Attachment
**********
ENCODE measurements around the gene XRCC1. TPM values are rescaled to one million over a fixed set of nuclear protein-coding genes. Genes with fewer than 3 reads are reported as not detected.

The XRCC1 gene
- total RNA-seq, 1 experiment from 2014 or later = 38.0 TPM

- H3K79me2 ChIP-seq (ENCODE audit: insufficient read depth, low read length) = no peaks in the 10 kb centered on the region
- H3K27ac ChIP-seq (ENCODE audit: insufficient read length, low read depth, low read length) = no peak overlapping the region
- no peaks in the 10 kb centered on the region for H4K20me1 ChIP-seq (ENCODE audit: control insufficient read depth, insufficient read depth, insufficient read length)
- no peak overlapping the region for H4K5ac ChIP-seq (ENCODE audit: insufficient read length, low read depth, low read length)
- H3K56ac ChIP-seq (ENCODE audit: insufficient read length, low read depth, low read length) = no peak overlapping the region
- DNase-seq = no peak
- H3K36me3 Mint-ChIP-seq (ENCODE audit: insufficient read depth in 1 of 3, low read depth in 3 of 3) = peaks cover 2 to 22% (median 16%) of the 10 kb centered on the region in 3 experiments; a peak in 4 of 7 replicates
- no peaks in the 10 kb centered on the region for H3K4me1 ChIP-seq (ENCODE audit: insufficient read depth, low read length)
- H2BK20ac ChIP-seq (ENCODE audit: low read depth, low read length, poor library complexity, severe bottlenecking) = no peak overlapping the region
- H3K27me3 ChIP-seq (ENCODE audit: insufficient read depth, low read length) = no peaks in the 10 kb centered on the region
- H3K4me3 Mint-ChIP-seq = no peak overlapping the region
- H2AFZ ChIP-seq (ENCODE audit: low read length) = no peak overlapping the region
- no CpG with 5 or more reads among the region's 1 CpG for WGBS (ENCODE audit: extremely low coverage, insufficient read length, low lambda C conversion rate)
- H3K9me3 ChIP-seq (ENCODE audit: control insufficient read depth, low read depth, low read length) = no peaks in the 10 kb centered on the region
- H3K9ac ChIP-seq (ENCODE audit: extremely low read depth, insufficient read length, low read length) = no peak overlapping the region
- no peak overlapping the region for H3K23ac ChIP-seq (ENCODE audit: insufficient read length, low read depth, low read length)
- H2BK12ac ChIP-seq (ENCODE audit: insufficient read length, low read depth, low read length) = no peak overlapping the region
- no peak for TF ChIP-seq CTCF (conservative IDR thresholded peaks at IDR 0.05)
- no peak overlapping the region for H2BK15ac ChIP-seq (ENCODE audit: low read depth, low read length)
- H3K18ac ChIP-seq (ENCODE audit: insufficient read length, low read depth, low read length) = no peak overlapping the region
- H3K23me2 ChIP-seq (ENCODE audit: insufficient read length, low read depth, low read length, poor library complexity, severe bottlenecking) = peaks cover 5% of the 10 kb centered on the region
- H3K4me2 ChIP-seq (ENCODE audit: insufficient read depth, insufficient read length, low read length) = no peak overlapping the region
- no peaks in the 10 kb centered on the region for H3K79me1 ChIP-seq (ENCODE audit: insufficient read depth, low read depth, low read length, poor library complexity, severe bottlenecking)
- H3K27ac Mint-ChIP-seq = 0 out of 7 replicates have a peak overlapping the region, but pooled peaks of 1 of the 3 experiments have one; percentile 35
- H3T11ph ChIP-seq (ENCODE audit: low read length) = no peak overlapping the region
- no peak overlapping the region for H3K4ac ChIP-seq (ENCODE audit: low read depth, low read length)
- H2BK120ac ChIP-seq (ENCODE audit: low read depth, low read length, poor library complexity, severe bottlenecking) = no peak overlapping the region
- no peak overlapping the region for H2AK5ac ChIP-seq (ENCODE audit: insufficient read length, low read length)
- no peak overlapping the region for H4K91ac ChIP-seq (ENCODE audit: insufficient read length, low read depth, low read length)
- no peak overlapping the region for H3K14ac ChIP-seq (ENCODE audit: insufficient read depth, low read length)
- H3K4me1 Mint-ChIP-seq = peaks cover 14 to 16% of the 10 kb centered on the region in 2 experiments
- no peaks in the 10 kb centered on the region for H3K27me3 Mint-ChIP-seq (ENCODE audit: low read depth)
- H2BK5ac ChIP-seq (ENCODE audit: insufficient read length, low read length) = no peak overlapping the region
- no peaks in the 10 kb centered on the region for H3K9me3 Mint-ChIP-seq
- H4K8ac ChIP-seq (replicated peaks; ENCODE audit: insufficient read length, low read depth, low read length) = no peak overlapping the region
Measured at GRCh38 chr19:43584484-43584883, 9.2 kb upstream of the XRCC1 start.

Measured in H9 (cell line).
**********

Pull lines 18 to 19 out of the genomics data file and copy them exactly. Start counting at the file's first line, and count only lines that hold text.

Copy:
- H3K9ac ChIP-seq (ENCODE audit: extremely low read depth, insufficient read length, low read length) = no peak overlapping the region
- no peak overlapping the region for H3K23ac ChIP-seq (ENCODE audit: insufficient read length, low read depth, low read length)